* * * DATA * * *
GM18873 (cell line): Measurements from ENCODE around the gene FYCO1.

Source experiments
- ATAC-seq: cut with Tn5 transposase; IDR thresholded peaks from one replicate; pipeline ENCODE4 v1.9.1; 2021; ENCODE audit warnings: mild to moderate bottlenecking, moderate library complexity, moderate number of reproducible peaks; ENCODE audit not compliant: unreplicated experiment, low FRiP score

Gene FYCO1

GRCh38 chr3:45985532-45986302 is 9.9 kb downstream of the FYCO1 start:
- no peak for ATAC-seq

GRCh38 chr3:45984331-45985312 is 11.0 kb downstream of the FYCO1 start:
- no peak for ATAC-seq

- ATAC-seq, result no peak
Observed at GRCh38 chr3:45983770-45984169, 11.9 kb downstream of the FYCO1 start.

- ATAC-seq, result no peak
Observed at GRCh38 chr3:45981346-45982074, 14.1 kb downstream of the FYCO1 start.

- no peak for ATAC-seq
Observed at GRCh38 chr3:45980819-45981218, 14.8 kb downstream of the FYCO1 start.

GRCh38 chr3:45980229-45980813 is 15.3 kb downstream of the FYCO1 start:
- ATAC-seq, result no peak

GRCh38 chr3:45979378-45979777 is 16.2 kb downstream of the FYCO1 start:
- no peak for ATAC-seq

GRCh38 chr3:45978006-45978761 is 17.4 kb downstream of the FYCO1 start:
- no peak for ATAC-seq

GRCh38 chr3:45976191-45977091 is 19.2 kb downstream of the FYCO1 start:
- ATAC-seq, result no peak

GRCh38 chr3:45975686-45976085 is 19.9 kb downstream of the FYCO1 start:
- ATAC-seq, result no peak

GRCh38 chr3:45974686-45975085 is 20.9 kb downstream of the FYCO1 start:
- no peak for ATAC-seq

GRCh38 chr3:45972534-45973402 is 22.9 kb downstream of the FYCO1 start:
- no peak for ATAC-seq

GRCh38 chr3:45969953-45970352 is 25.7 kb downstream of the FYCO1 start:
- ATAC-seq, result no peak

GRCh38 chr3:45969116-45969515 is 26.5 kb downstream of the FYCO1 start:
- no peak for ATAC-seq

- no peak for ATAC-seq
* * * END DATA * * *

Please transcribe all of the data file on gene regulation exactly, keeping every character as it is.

GM18873 (cell line): Measurements from ENCODE around the gene FYCO1.

Source experiments
- ATAC-seq: cut with Tn5 transposase; IDR thresholded peaks from one replicate; pipeline ENCODE4 v1.9.1; 2021; ENCODE audit warnings: mild to moderate bottlenecking, moderate library complexity, moderate number of reproducible peaks; ENCODE audit not compliant: unreplicated experiment, low FRiP score

Gene FYCO1

GRCh38 chr3:45985532-45986302 is 9.9 kb downstream of the FYCO1 start:
- no peak for ATAC-seq

GRCh38 chr3:45984331-45985312 is 11.0 kb downstream of the FYCO1 start:
- no peak for ATAC-seq

- ATAC-seq, result no peak
Observed at GRCh38 chr3:45983770-45984169, 11.9 kb downstream of the FYCO1 start.

- ATAC-seq, result no peak
Observed at GRCh38 chr3:45981346-45982074, 14.1 kb downstream of the FYCO1 start.

- no peak for ATAC-seq
Observed at GRCh38 chr3:45980819-45981218, 14.8 kb downstream of the FYCO1 start.

GRCh38 chr3:45980229-45980813 is 15.3 kb downstream of the FYCO1 start:
- ATAC-seq, result no peak

GRCh38 chr3:45979378-45979777 is 16.2 kb downstream of the FYCO1 start:
- no peak for ATAC-seq

GRCh38 chr3:45978006-45978761 is 17.4 kb downstream of the FYCO1 start:
- no peak for ATAC-seq

GRCh38 chr3:45976191-45977091 is 19.2 kb downstream of the FYCO1 start:
- ATAC-seq, result no peak

GRCh38 chr3:45975686-45976085 is 19.9 kb downstream of the FYCO1 start:
- ATAC-seq, result no peak

GRCh38 chr3:45974686-45975085 is 20.9 kb downstream of the FYCO1 start:
- no peak for ATAC-seq

GRCh38 chr3:45972534-45973402 is 22.9 kb downstream of the FYCO1 start:
- no peak for ATAC-seq

GRCh38 chr3:45969953-45970352 is 25.7 kb downstream of the FYCO1 start:
- ATAC-seq, result no peak

GRCh38 chr3:45969116-45969515 is 26.5 kb downstream of the FYCO1 start:
- no peak for ATAC-seq

- no peak for ATAC-seq